PDF: Portable Document Format is a PostScript-based format created by Adobe, very commonly used in the print industry for its flexibility and capacity to retain the exact appearance and layout of documents saved in this format.

AI: Adobe Illustrator is a proprietary extension developed by Adobe for the Illustrator software, but is supported by many other design programs and is commonly used among designers.

CDR: originally a proprietary extension developed by Corel, CDR files consist of a ZIP-compressed directory of several files, among them XML files and RIFF-structured formats. It is now widely used and supported across many design programs.

Note all these formats can be imported and edited with Corel Vector. Corel Vector’s own file extension, .gvdesign, is also a vector file extension.

What is the Difference Between Vectors and Other Images?

The main difference between vector and raster images is the dependency on size or resolution. As mentioned previously, if you zoom in too much on a bitmap, you can see all its forming pixels, whereas if you zoom on a vector image, it will always be sharp. For this reason, it’s possible to resize a vector graphic to any size and always have flawless quality. It can be shrunk to a pin-head or enlarged to a huge outdoor billboard without any loss in resolution.

Vector image on the left when zoomed in is sharp, the raster image on the right is blurry and pixelated on the edges when enlarged.

Another difference is the file size. A high-resolution image file can be considerably heavier than the same file, but vectorized, as the high-resolution image needs to accommodate millions of pixels.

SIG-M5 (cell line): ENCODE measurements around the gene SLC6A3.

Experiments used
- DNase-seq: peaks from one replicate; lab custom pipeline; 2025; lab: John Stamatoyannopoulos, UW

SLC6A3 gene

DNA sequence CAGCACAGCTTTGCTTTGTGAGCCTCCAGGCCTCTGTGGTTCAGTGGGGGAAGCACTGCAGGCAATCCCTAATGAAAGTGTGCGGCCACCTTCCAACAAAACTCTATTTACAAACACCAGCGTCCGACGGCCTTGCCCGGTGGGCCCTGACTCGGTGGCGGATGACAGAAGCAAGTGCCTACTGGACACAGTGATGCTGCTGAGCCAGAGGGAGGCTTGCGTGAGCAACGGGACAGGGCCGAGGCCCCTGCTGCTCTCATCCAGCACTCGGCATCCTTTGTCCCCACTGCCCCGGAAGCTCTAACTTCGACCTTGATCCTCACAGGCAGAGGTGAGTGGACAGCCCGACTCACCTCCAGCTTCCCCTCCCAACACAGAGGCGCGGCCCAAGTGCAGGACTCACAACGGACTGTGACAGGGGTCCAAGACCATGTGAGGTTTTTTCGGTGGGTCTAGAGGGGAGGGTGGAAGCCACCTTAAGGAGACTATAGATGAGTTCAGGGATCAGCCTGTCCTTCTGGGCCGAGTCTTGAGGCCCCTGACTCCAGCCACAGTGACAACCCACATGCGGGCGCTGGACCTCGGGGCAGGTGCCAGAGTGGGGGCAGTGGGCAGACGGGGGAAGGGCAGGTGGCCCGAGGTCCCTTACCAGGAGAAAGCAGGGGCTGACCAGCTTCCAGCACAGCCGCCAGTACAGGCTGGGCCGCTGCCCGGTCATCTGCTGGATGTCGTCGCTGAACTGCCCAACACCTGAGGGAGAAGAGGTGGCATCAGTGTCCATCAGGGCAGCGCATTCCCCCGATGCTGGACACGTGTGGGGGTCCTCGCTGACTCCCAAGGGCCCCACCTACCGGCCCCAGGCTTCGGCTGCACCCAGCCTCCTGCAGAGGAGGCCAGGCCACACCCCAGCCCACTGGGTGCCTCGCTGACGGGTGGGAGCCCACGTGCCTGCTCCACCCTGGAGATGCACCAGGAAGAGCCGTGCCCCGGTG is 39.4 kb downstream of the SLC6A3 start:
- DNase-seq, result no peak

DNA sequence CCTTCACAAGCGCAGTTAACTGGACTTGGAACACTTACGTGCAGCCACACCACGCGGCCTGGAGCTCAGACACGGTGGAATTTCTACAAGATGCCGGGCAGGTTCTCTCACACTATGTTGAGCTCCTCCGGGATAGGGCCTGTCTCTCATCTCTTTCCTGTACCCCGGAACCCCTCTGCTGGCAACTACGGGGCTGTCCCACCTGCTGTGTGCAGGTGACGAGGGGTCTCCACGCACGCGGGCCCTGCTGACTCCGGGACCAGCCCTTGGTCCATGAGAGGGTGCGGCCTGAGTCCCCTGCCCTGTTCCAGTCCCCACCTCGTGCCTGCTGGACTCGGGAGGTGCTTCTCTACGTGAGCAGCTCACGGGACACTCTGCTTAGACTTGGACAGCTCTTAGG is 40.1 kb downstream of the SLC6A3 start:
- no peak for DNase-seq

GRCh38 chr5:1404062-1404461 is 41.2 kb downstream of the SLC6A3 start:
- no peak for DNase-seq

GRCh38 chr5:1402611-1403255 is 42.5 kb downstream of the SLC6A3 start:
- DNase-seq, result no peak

There is a limiting factor to vector images and it has to do with image complexity. Photographs are generally too complex to represent by mathematical equation since there is often very little similarity from one pixel to the next. This is something you will find if ever attempting to vectorize a photograph or image.

When to Use Vector Files

So… if vectors are so flexible you should always choose to use them, right? The answer is: it depends on what kind of work you’re doing!

Vectors are much more convenient and useful when you need your graphics displayed at various sizes or in different colors. A company logo, for example, can be added to a website, a small business card, a letterhead, or a big outdoor sign using a single vector file with a file size small enough to email.

For complex illustrations and photographs, it’s much more common to use bitmaps as the level of detail complexity is easier to achieve with pixels. Still, it is possible to achieve incredible stylish illustrations using vectors.